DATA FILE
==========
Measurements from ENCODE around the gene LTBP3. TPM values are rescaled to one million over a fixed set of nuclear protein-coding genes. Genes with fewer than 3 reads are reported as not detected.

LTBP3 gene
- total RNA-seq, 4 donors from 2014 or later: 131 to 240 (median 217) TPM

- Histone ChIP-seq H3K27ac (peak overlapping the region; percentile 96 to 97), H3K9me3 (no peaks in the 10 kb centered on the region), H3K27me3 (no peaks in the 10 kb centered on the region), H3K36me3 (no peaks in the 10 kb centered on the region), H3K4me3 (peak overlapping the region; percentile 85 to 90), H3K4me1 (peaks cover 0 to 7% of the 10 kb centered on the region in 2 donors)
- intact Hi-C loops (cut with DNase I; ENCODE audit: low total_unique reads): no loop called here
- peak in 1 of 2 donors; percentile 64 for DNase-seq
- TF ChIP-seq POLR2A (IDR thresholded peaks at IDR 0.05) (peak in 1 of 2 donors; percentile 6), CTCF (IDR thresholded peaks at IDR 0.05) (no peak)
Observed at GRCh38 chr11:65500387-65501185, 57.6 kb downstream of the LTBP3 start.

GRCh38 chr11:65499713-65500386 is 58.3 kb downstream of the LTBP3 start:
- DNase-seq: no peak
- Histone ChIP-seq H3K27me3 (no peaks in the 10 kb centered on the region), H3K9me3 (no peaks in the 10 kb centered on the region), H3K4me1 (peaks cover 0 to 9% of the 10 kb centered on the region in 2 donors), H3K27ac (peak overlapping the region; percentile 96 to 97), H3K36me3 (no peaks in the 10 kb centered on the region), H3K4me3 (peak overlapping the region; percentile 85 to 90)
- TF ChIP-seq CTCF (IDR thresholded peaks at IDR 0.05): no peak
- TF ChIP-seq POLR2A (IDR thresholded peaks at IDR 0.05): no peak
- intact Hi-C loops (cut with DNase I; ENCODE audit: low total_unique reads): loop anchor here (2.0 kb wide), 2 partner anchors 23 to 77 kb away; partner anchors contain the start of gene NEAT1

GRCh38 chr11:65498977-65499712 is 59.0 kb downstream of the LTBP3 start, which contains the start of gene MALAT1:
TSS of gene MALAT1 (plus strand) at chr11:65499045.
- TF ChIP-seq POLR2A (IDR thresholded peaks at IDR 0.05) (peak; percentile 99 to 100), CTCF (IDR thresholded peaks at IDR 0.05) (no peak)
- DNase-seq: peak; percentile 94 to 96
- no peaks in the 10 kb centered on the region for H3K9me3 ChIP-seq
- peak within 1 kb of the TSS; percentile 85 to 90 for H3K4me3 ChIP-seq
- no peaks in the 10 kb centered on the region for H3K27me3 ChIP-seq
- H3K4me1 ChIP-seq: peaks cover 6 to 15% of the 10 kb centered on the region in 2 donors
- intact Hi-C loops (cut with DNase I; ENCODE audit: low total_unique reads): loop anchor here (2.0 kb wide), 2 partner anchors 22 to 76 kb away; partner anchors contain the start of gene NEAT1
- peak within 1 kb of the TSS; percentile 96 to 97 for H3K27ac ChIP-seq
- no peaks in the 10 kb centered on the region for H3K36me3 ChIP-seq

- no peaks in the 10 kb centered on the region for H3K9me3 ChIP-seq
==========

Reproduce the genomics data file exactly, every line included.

Measurements from ENCODE around the gene LTBP3. TPM values are rescaled to one million over a fixed set of nuclear protein-coding genes. Genes with fewer than 3 reads are reported as not detected.

LTBP3 gene
- total RNA-seq, 4 donors from 2014 or later: 131 to 240 (median 217) TPM

- Histone ChIP-seq H3K27ac (peak overlapping the region; percentile 96 to 97), H3K9me3 (no peaks in the 10 kb centered on the region), H3K27me3 (no peaks in the 10 kb centered on the region), H3K36me3 (no peaks in the 10 kb centered on the region), H3K4me3 (peak overlapping the region; percentile 85 to 90), H3K4me1 (peaks cover 0 to 7% of the 10 kb centered on the region in 2 donors)
- intact Hi-C loops (cut with DNase I; ENCODE audit: low total_unique reads): no loop called here
- peak in 1 of 2 donors; percentile 64 for DNase-seq
- TF ChIP-seq POLR2A (IDR thresholded peaks at IDR 0.05) (peak in 1 of 2 donors; percentile 6), CTCF (IDR thresholded peaks at IDR 0.05) (no peak)
Observed at GRCh38 chr11:65500387-65501185, 57.6 kb downstream of the LTBP3 start.

GRCh38 chr11:65499713-65500386 is 58.3 kb downstream of the LTBP3 start:
- DNase-seq: no peak
- Histone ChIP-seq H3K27me3 (no peaks in the 10 kb centered on the region), H3K9me3 (no peaks in the 10 kb centered on the region), H3K4me1 (peaks cover 0 to 9% of the 10 kb centered on the region in 2 donors), H3K27ac (peak overlapping the region; percentile 96 to 97), H3K36me3 (no peaks in the 10 kb centered on the region), H3K4me3 (peak overlapping the region; percentile 85 to 90)
- TF ChIP-seq CTCF (IDR thresholded peaks at IDR 0.05): no peak
- TF ChIP-seq POLR2A (IDR thresholded peaks at IDR 0.05): no peak
- intact Hi-C loops (cut with DNase I; ENCODE audit: low total_unique reads): loop anchor here (2.0 kb wide), 2 partner anchors 23 to 77 kb away; partner anchors contain the start of gene NEAT1

GRCh38 chr11:65498977-65499712 is 59.0 kb downstream of the LTBP3 start, which contains the start of gene MALAT1:
TSS of gene MALAT1 (plus strand) at chr11:65499045.
- TF ChIP-seq POLR2A (IDR thresholded peaks at IDR 0.05) (peak; percentile 99 to 100), CTCF (IDR thresholded peaks at IDR 0.05) (no peak)
- DNase-seq: peak; percentile 94 to 96
- no peaks in the 10 kb centered on the region for H3K9me3 ChIP-seq
- peak within 1 kb of the TSS; percentile 85 to 90 for H3K4me3 ChIP-seq
- no peaks in the 10 kb centered on the region for H3K27me3 ChIP-seq
- H3K4me1 ChIP-seq: peaks cover 6 to 15% of the 10 kb centered on the region in 2 donors
- intact Hi-C loops (cut with DNase I; ENCODE audit: low total_unique reads): loop anchor here (2.0 kb wide), 2 partner anchors 22 to 76 kb away; partner anchors contain the start of gene NEAT1
- peak within 1 kb of the TSS; percentile 96 to 97 for H3K27ac ChIP-seq
- no peaks in the 10 kb centered on the region for H3K36me3 ChIP-seq

- no peaks in the 10 kb centered on the region for H3K9me3 ChIP-seq